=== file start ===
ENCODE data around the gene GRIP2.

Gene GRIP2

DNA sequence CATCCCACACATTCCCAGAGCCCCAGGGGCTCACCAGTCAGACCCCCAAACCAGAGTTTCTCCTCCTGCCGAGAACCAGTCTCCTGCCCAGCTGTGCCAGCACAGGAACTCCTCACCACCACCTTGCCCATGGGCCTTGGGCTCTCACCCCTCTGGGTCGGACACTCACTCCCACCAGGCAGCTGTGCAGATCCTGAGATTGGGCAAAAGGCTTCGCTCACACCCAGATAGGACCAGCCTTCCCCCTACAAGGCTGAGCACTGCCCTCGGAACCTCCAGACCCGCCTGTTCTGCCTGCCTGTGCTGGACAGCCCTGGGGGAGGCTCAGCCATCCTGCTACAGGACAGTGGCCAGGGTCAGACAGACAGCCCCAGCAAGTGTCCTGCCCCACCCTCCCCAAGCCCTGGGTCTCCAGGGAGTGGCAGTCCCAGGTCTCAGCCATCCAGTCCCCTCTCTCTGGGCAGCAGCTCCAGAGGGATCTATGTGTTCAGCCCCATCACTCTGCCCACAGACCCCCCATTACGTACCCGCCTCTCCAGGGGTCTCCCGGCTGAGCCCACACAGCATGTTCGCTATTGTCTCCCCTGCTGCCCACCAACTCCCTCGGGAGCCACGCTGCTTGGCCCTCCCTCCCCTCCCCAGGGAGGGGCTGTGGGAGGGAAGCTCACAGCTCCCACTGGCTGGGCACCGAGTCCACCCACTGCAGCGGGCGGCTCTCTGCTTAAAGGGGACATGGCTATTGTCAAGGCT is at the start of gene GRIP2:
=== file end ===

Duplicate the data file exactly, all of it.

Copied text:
ENCODE data around the gene GRIP2.

Gene GRIP2

DNA sequence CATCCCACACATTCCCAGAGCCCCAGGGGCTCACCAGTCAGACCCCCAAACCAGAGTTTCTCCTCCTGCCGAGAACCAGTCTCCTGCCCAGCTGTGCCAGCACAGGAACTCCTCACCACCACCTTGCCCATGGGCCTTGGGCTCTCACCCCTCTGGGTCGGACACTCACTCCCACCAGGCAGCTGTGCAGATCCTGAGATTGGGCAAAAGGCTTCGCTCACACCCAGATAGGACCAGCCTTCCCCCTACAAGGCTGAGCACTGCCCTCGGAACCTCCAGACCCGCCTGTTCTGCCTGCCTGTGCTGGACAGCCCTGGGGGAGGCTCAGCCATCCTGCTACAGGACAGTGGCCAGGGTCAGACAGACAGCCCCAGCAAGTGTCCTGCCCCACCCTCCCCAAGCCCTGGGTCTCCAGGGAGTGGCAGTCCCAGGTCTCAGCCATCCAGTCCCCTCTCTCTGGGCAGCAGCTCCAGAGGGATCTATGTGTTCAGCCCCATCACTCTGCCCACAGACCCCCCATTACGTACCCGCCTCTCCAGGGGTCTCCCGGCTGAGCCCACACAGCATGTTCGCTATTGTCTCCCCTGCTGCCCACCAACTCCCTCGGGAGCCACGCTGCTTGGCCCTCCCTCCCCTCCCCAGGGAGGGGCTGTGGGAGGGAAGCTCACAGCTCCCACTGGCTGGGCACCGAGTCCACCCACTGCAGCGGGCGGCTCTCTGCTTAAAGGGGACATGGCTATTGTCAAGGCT is at the start of gene GRIP2: